I’ve always been a fan of time travel.  One of my favorite old movies was The Time Machine with Rod Taylor and Yvette Mimieux.  My preference is the older version as opposed to the newer one.  I grew up imagining myself stepping through a portal (consciously or accidentally) and ending up somewhere vastly different from the world today!

How did the idea for the Riley’s Journey Trilogy originate?

            Ancient history, not the ancient history of the Romans or Greeks, but the less “civilized” groups—the Tartars of Russian Steppes, the Celts, the Vikings, etc., is a favorite subject of mine and nothing catches my attention more than some small bit of unusual historical data unearthed and brought to life.
           After a particularly engrossing chapter of the Discovery Channel about the discovery of the Oetzi, the frozen mummified body in the Alps,  http://dsc.discovery.com/news/2008/08/22/oetzi-iceman.html, the idea for my time travel trilogy came into being.  I was captivated by the trials and tribulations this ancient man must have endured before his eventual death.  Why was he in that place, frozen for all time? 
The Iceman was shot with an arrow--the head of which remained lodged in his shoulder -- that fatally severed his left subclavian artery. He also suffered a traumatic cerebral lesion, the consequence of a trauma from a blow or a fall onto the rocks.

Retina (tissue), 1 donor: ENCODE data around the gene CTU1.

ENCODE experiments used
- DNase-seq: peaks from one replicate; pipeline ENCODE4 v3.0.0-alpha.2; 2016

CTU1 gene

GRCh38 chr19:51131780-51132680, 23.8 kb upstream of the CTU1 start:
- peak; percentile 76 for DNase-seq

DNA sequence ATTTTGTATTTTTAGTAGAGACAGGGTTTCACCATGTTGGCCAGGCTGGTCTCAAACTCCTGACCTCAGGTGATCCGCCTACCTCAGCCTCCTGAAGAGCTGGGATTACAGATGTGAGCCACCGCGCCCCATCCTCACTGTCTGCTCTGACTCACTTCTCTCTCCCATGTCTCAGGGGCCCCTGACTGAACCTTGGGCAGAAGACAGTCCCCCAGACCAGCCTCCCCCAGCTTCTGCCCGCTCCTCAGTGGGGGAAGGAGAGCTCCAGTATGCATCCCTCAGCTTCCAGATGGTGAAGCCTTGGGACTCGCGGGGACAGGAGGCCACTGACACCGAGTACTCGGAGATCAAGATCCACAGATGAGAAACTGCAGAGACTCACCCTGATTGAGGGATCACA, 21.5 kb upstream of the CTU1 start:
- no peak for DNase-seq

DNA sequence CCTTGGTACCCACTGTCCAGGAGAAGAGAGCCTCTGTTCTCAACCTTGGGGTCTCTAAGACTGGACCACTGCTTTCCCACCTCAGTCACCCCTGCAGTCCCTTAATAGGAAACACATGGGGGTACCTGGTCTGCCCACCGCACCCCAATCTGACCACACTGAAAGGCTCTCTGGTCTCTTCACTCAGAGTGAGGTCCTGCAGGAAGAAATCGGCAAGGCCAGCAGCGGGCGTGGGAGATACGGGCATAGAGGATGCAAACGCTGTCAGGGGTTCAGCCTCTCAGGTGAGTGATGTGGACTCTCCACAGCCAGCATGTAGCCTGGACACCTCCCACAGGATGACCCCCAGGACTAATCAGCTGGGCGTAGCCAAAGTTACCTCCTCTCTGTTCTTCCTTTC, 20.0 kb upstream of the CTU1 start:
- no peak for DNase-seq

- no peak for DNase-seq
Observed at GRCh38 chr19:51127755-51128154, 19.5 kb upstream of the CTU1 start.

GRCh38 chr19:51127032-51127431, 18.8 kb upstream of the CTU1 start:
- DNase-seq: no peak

What would modern man require to survive 40,000 years ago?

            My creative juices flowed.  How would modern man measure up under the same circumstances?  Would he fare better?  Worse?   Without modern conveniences, would he even survive?  My personal opinion was…perhaps.  But it would have to be individuals skilled in living off the land, comfortable with crafting and using ancient weaponry, and the daring to go forth and multiply.  A lone person might survive (Nathan in Riley’s Journey, Geena in Into the Savage Dawn), but without human society, would he or she have the will to continue?  Okay, so perhaps a band of time travelers, each with skills essential to begin life in a prehistoric setting would be a better fit under the circumstances.

Why did you pick the time period you did for the Trilogy? 

            In the beginning, I contemplated the trilogy taking place at about the same time period as the Oetzi mummy.  Ultimately, I went back even farther, to 40,000 years ago during the last great Ice Age when Cro-Magnon and Neanderthals both inhabited the earth. 

What about location, why did you select the location that you did?